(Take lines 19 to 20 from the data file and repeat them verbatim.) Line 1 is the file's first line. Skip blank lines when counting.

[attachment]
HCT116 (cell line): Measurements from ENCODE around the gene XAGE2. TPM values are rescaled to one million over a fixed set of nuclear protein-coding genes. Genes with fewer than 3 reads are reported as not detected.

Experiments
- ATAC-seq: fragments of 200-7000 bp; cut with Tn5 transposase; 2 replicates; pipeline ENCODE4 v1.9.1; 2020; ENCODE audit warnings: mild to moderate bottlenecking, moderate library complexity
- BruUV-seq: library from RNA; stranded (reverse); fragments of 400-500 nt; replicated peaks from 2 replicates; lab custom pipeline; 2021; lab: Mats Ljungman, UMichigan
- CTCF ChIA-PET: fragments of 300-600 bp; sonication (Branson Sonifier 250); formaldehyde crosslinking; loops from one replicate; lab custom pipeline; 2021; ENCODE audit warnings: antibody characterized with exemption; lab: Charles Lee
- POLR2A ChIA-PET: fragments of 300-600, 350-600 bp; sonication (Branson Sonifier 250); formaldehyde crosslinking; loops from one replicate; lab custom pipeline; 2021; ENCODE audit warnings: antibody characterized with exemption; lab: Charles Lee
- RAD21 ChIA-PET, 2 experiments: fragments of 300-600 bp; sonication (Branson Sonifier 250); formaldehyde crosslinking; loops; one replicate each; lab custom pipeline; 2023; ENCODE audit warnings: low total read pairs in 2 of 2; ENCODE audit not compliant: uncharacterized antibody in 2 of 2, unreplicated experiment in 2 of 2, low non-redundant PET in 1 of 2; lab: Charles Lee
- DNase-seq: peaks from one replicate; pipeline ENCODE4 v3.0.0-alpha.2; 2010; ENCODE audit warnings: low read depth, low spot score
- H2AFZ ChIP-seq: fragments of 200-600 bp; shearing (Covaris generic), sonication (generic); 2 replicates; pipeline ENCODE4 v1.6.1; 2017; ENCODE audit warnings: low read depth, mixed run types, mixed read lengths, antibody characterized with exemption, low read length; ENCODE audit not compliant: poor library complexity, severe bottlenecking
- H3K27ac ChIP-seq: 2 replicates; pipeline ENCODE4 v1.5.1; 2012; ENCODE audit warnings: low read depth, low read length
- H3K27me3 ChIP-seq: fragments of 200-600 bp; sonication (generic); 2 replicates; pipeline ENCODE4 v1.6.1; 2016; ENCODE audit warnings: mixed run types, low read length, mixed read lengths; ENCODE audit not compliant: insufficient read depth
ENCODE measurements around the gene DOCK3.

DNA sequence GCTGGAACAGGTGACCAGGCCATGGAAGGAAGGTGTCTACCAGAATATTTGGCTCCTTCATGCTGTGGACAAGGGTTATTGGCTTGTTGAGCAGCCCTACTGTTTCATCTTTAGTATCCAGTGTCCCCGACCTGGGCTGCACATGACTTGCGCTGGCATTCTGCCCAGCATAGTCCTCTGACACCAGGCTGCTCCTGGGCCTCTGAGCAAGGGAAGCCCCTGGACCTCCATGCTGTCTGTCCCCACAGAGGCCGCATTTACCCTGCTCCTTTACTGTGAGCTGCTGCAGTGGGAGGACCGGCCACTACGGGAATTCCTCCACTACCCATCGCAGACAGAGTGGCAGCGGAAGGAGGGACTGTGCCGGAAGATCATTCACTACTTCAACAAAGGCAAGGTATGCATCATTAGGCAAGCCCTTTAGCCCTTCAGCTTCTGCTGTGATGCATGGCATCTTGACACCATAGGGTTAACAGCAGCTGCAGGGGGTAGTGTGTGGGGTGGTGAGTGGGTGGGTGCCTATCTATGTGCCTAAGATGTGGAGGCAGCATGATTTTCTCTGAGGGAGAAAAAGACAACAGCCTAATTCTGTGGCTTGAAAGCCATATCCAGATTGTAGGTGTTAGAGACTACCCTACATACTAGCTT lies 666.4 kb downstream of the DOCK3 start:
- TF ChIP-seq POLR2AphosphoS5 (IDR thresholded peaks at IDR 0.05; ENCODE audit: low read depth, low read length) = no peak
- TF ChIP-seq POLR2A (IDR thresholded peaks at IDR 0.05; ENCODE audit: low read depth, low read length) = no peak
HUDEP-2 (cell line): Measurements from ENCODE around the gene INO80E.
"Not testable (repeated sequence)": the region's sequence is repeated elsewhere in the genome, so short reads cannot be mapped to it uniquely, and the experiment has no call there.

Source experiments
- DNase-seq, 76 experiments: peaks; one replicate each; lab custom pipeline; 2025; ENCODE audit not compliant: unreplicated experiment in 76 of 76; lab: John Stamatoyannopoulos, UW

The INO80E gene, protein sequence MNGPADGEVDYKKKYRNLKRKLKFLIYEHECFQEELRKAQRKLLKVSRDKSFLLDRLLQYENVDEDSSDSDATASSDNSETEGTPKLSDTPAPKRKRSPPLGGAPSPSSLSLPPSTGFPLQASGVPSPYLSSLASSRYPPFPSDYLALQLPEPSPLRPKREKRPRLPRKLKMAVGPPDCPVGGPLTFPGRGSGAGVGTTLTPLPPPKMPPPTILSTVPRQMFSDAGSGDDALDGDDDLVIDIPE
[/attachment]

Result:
- DNase-seq, 76 experiments: peaks; one replicate each; lab custom pipeline; 2025; ENCODE audit not compliant: unreplicated experiment in 76 of 76; lab: John Stamatoyannopoulos, UW

The INO80E gene, protein sequence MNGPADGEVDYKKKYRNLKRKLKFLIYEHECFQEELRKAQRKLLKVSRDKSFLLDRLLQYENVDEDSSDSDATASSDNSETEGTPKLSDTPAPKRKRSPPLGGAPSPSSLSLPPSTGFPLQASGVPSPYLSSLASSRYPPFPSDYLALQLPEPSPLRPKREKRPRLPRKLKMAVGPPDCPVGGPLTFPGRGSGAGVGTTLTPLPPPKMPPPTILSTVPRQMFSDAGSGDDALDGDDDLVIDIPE